Whenever I have a new experience, for example, when I had my first radio interview I said to myself “I can check that off my bucket list”. Funnily enough, I actually don’t have a bucket list; I keep adding things to a non-existent one because I don’t want to confine myself to a list!

Over the years, I have wasted a lot of time trying to chase friendships, seek approval from people who in the grand scheme of things don’t really matter. I have really come to understand what it means to have close family and a tight circle of friends and what their true value is. I now go out of my way to seek friendships and connections with people who I feel I can learn from, who encourage me, guide me and support me in reaching my fullest potential. Life is too short to be chasing people and things that don’t serve your higher purpose.

One of my biggest motivators is my husband Deepak. Since the day I met him and in our two years of marriage I have learned so much from him. He is quite wise, when he is not being silly. He encourages me to come out of my shell and try new things. When I want to give up he gives me all the reasons why I should keep going.

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 What makes you feel good?

 I am not for the extravagant things in life. I love the simple things; maybe it has something to do with my upbringing. I always loved the small things like sharing a big bowl of cereal with my two siblings, watching cassette tapes wrapped up in a blanket on those rainy days, drinking cha made by my mother. Simple pleasures fill my heart the most.

I’m a big homebody, even now spending quality time with my husband, getting cozy with a good book, or watching a film in a comfy blanket with a cup of tea are things you would find me doing on a Friday night.

Other than that a good workout, dancing to my favourite tunes makes me feel good. I don’t meditate enough as I should, my husband has a regular routine and he is always encouraging me to. When I do meditate or practice yoga it makes me feel rejuvenated and helps me feel more centered.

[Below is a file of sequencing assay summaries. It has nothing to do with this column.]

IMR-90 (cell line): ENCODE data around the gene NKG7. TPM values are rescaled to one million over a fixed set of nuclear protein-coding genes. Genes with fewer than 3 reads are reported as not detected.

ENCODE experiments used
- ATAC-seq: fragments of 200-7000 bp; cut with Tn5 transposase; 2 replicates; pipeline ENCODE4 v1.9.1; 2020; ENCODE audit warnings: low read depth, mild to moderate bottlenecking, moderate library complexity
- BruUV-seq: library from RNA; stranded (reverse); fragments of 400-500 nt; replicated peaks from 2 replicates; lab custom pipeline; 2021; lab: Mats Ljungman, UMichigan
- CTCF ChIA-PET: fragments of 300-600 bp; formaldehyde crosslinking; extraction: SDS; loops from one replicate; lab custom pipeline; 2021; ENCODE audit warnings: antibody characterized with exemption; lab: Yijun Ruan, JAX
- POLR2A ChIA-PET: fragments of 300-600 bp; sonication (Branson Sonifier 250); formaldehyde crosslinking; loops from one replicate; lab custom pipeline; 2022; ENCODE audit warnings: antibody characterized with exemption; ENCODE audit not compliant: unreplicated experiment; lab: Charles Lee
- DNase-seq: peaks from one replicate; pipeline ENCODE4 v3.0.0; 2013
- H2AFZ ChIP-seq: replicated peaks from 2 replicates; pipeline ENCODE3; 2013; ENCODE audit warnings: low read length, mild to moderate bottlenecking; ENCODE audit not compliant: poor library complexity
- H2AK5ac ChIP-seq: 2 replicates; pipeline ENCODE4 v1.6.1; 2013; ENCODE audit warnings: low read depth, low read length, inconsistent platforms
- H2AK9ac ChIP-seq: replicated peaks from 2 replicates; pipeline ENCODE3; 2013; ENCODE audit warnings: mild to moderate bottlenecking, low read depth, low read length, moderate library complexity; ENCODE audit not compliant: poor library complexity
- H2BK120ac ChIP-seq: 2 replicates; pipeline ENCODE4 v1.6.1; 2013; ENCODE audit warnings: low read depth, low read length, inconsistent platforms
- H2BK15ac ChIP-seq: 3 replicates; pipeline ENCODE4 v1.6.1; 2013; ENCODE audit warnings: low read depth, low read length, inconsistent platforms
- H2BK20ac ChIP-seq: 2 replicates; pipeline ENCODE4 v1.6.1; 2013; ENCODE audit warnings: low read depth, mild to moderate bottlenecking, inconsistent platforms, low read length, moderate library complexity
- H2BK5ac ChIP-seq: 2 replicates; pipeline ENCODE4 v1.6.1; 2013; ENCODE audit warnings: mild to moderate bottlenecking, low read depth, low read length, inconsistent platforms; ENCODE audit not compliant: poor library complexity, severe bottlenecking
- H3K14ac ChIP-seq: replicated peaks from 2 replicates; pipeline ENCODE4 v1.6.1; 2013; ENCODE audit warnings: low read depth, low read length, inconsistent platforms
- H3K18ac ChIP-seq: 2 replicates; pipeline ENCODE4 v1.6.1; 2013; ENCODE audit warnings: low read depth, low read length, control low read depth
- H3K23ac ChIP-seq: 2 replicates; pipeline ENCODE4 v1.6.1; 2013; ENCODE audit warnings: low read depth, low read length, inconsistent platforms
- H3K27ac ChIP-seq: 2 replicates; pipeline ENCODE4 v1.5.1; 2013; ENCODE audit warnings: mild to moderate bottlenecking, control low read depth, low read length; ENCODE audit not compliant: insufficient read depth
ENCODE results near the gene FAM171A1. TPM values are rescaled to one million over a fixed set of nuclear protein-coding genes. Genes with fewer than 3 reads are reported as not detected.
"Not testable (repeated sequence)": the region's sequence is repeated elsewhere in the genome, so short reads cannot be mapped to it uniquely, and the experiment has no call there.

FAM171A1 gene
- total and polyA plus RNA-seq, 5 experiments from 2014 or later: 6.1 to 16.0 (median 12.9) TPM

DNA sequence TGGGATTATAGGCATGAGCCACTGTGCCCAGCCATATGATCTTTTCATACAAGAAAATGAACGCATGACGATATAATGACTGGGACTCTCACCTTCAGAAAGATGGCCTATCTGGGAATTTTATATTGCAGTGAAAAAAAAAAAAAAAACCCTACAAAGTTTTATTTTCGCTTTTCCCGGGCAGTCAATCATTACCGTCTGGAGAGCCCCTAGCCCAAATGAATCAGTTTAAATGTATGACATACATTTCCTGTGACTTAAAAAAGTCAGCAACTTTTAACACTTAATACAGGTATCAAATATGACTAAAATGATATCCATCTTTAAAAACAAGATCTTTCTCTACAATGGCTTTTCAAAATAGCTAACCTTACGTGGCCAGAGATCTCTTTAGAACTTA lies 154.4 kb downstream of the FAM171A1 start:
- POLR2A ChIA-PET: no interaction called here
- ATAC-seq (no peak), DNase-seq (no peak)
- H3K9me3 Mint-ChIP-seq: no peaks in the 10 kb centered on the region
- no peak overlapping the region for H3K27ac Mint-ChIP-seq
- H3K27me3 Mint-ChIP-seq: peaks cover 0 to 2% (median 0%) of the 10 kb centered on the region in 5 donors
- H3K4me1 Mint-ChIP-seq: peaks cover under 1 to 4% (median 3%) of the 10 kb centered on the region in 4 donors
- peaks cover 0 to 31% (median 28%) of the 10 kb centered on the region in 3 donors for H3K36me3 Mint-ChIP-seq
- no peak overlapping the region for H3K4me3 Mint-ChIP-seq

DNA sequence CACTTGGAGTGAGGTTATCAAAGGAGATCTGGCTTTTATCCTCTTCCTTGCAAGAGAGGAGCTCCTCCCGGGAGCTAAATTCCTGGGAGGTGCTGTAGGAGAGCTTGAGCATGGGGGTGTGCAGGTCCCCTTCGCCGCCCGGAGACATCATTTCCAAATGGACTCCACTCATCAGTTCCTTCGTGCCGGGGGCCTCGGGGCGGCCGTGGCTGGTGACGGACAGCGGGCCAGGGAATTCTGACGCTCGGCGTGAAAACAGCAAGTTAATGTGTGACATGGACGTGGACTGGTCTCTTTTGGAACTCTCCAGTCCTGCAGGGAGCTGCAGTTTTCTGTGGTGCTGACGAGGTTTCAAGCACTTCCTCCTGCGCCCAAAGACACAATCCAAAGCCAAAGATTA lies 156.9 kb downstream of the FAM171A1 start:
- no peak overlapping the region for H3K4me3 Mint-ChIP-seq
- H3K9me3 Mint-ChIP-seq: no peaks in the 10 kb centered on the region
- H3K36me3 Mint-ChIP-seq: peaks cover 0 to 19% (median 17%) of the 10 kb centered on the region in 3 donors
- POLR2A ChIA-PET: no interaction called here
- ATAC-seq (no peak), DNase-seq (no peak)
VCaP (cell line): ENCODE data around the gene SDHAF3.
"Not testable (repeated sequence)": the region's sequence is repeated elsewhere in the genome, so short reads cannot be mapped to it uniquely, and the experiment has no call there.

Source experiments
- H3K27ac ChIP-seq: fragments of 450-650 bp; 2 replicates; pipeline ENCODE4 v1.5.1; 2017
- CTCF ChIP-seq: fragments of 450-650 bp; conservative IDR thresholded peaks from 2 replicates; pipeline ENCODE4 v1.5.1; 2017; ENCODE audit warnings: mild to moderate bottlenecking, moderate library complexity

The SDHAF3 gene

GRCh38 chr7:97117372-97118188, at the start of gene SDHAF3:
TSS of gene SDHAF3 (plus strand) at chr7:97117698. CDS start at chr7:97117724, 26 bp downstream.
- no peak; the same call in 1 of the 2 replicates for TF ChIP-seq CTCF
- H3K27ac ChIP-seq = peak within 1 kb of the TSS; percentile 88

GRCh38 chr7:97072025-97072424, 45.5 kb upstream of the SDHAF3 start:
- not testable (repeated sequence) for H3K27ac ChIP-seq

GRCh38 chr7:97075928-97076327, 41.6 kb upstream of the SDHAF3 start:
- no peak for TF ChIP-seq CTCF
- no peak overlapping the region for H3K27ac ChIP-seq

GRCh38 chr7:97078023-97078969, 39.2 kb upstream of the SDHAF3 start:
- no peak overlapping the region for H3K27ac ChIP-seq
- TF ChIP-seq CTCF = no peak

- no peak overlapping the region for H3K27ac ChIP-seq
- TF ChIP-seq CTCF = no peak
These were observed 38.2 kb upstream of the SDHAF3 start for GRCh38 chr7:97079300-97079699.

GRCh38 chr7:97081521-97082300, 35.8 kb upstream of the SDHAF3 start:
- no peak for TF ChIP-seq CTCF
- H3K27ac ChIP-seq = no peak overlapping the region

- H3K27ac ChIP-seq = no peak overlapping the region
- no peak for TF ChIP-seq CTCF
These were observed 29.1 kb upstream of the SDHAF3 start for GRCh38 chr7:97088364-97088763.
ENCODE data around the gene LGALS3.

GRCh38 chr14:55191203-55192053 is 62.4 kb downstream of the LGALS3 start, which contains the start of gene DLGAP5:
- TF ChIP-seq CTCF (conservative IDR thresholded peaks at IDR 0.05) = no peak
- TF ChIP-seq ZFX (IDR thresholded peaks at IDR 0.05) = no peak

What’s been your greatest struggle, and how do you generally overcome negative emotions?

I think there has been more than one struggle in life!

One of the greatest struggles I have faced throughout life would be a lack of self-belief, which stemmed from bullying at school. That definitely spilled over into adulthood.

Another struggle for me was moving to another country and leaving everything that is familiar and being away from my family. That fear was quite paralyzing and I still remember those sleepless nights. That was the moment when I turned to writing and began taking it more seriously. From my fears a children’s book was born called ‘Wilbert The Worm’, which was inspired by children’s books I grew up reading by authors such as Roald Dahl and Jacqueline Wilson.

When I did finally move to Canada from England I started channelling my fear more productively. I began writing more and more poetry and with the encouragement of my husband I began reciting at open mics in Calgary, eventually sharing my words at charity events and mental health workshops. As I say to a lot of people I faked confidence when I moved. I never spoke in public before but the more I did it the more comfortable I became on stage.